Bennie Scott's car was recovered in Blytheville, Arkansas. The appellant was also arrested there and was held for return to Alabama. Officer Nale and Sergeant Pounders went to Arkansas to bring the appellant back to Alabama. Officer Nale testified that when they picked up the appellant in Arkansas, he read him his Miranda rights and told him that they would not discuss the case until they got back to Russellville. He further stated that during the ride to Russellville they did not discuss the case. Upon arriving in Russellville, Officer Nale testified, he once again read the appellant his Miranda rights; he said that he made no threats or promises to the appellant and that at this time the appellant stated, "Y'all was good to me, I'm going to tell you just like it was." The appellant then gave a statement, which he signed. The statement was read into evidence. In his statement, the appellant admitted to taking the Camaro and exchanging the license tag with the one on his car, which was up on blocks in Slay's backyard. Appellant confessed to having taken approximately $300.00 which was in a wallet between the front seats of the car. He stated that he drove the car for a while and that then his brother-in-law took the car and would not give it back to him. He said that he had not driven the car for three weeks before his arrest.I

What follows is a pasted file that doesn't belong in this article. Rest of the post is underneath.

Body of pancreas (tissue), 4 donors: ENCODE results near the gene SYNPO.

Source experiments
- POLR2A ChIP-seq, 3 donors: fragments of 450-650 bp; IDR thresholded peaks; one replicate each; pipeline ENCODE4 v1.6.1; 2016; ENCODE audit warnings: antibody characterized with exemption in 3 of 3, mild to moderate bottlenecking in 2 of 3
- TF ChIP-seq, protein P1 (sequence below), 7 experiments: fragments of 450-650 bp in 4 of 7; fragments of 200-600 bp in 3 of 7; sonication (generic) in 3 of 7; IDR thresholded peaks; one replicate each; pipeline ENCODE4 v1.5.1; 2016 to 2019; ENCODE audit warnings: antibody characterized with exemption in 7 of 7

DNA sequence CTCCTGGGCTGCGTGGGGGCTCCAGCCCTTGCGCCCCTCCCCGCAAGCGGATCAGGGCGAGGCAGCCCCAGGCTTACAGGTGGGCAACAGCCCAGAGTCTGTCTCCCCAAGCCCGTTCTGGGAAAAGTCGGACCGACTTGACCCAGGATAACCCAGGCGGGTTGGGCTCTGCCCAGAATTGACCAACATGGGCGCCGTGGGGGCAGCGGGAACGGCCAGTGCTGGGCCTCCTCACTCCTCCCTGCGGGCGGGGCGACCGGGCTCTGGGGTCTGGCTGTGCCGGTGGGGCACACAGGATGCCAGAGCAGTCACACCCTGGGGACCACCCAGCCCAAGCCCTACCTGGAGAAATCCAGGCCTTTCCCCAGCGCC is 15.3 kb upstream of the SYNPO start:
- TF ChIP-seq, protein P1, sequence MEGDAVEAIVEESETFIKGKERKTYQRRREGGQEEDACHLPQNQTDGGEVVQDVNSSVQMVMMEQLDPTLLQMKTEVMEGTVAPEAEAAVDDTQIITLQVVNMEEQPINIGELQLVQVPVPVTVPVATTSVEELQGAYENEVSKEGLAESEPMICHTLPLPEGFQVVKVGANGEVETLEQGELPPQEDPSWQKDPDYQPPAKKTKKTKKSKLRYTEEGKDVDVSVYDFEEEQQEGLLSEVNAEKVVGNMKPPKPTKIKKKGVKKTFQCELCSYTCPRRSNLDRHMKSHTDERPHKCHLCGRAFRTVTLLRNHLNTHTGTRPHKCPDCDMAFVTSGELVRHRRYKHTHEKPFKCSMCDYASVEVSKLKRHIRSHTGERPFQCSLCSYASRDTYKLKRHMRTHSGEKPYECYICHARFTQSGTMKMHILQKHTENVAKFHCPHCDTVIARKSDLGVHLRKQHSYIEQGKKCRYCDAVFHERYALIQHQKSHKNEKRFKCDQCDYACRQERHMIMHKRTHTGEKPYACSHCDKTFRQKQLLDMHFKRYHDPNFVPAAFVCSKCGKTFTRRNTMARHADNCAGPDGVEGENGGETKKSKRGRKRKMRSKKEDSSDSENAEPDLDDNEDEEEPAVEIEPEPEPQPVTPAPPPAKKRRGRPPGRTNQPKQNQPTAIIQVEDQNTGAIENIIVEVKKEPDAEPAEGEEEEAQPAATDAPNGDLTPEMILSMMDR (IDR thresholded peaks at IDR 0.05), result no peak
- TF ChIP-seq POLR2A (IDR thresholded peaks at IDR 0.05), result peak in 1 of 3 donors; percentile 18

The appellant contends that his confession should have been suppressed upon the grounds that it was not voluntarily given. The appellant states that his testimony at trial contradicts the testimony presented by Officer Nale during the suppression hearing and that the statement should have been suppressed.